How does Bitcoin react during a world crisis?
In the frenzied rhythms of the pre-Covid19 era, there was no time to stop and think, so everything was taken for granted, without worrying too much about fiat currencies or quantitative easing.
However, the virus interrupted our everyday life and with it also the economy, forcing us to open our eyes to a systemic crisis that we ignored for too long in the hope that it would resolve itself, almost like waking up from a bad dream.
The idea that printing money endlessly is the only way to salvation is not only illusory but also tremendously dangerous. It is as if to soothe the pain our priority was exclusively morphine, neglecting the gangrene that sooner or later will lead us to death.
Unfortunately what is missing today (blatantly) is a long-term perspective, a New Deal that does not take shape because of a lack of political projects and a lack of trust.
While statesmen intervene on political projects (fortunate whoever has them), regaining trust in institutions, the financial ones above all, is a truly titanic effort for anyone who intends to take charge.
But then, with what instruments will we face the thick black clouds on the horizon? No one seems to be able to give an answer to this question other than bazooka shots or loans from the European Stability Mechanism.
And yet, the handle to pull in case of emergency not only exists but is also a pretty big one.
Bitcoin during the world crisis
The more one studies the bitcoin project, the more one understands the vastness of its scope and the great consequences that its mass adoption could have on the inhabitants of planet Earth.
However, we remain in the territory of trust.
We know that it is lost when those who ask for it, once obtained, abuse it indiscriminately to the point of complete loss of credibility.
With the advent of bitcoin and blockchain technology, the problem is solved at the source: trust is split from individuals or institutions to be entrusted to a distributed ledger that is too big and too expensive to be corrupted or distorted by someone to the detriment of someone else.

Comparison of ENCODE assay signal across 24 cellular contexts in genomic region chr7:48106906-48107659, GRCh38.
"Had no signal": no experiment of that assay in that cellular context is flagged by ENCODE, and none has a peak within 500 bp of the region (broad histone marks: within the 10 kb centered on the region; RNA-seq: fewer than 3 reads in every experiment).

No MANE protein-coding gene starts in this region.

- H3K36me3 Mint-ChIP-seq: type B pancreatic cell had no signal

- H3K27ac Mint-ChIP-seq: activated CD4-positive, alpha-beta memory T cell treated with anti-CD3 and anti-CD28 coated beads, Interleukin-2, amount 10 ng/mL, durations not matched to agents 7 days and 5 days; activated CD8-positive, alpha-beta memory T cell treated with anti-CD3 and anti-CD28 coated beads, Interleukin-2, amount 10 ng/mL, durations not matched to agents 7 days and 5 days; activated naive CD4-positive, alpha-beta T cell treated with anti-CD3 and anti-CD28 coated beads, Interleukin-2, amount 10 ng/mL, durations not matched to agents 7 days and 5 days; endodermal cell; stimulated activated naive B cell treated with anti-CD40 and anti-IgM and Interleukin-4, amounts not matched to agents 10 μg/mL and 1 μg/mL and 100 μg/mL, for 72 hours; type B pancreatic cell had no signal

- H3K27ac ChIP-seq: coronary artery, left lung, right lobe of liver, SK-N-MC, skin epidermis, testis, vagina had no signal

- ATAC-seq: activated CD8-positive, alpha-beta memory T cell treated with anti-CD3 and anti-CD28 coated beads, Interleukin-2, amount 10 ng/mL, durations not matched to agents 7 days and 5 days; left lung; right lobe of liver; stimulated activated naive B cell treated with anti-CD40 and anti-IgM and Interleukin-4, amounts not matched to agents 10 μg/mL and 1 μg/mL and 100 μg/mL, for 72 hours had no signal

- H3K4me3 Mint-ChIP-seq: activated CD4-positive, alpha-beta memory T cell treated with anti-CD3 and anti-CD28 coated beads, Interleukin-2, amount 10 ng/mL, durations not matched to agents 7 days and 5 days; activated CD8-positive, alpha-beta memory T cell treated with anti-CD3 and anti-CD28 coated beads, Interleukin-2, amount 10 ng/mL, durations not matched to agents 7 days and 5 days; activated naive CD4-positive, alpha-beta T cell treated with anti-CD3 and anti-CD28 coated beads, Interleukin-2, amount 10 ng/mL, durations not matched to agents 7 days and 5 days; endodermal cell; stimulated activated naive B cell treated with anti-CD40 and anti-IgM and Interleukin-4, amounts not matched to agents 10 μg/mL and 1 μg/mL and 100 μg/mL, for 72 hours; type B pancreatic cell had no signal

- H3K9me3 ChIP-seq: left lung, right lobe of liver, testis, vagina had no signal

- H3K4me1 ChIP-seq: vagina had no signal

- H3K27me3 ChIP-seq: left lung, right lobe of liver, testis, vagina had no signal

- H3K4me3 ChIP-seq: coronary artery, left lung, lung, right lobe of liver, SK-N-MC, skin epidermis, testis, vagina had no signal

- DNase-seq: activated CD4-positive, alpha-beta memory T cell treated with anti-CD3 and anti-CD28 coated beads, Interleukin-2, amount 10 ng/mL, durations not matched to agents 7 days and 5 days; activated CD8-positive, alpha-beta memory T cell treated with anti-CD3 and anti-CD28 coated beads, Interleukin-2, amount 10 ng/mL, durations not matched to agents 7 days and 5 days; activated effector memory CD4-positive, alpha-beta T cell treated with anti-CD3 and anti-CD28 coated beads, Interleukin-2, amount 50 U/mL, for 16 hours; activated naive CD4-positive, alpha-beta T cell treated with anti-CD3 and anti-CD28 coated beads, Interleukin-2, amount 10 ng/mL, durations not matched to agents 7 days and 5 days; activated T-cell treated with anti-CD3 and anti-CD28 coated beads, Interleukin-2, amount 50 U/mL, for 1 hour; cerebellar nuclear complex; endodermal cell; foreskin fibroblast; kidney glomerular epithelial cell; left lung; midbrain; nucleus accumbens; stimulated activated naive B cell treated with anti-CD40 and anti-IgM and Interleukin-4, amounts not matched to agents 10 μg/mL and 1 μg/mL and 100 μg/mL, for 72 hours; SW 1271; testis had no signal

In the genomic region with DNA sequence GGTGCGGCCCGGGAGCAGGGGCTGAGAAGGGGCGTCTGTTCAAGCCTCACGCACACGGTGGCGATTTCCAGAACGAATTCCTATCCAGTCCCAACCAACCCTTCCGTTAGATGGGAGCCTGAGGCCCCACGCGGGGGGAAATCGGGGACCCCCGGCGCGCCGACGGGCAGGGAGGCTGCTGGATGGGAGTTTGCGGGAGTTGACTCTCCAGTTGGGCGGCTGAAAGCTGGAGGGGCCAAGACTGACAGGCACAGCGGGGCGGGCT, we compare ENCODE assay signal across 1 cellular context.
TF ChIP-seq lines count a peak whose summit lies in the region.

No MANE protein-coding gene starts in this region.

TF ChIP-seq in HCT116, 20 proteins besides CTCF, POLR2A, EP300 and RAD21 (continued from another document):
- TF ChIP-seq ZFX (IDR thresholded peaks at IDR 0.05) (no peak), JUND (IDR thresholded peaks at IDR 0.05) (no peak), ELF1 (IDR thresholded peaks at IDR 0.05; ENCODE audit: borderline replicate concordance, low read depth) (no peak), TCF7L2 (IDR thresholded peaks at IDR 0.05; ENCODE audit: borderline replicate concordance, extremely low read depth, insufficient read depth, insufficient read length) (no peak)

The principle of the distributed database works in the exact opposite direction of the oligarchic centralization of the world’s major financial institutions and, to be honest, it’s the only foothold that could get us out of a possible vertical collapse of trust in the current economic-financial system.
But while several institutional entities (fortunately growing in number) have definitely cleared bitcoin and are preparing to grant citizenship to the crypto-asset community, a hardcore of ancien regime entities continues to identify cryptocurrencies as the absolute evil.
For some time now, bitcoin has stood the test of time and has become a solid reality.
Even its proverbial volatility (the cross and the delight of speculators) is nothing more than a simple sin of youth, probably destined to be appeased as it reaches maturity in the light of the total supply.
What should shock us is not the fact that a project of freedom has come to fruition without asking permission from the dominant culture; what is disturbing is rather the ignorance and prejudice that are the real limits to the mass adoption of a great invention.
But while in the officialdom of declarations no government dares to admit that they are holding bitcoin or shorting the public debt, some of these same governments are unnecessarily squandering large sums of money in an attempt to legally contain something that is completely outside their paradigmatic universe.
In the same way, it is conceivable that quite a few chancelleries have thought it would be more convenient to internalize or at most copy bitcoin and the underlying technology rather than oppose it by any means. After all, if the centralized financial world were to collapse, in order to face the fire of a new world economic crisis, it would be appropriate to overcome all false modesty and to break the glass of the bitcoin fire extinguisher put there on purpose to save us.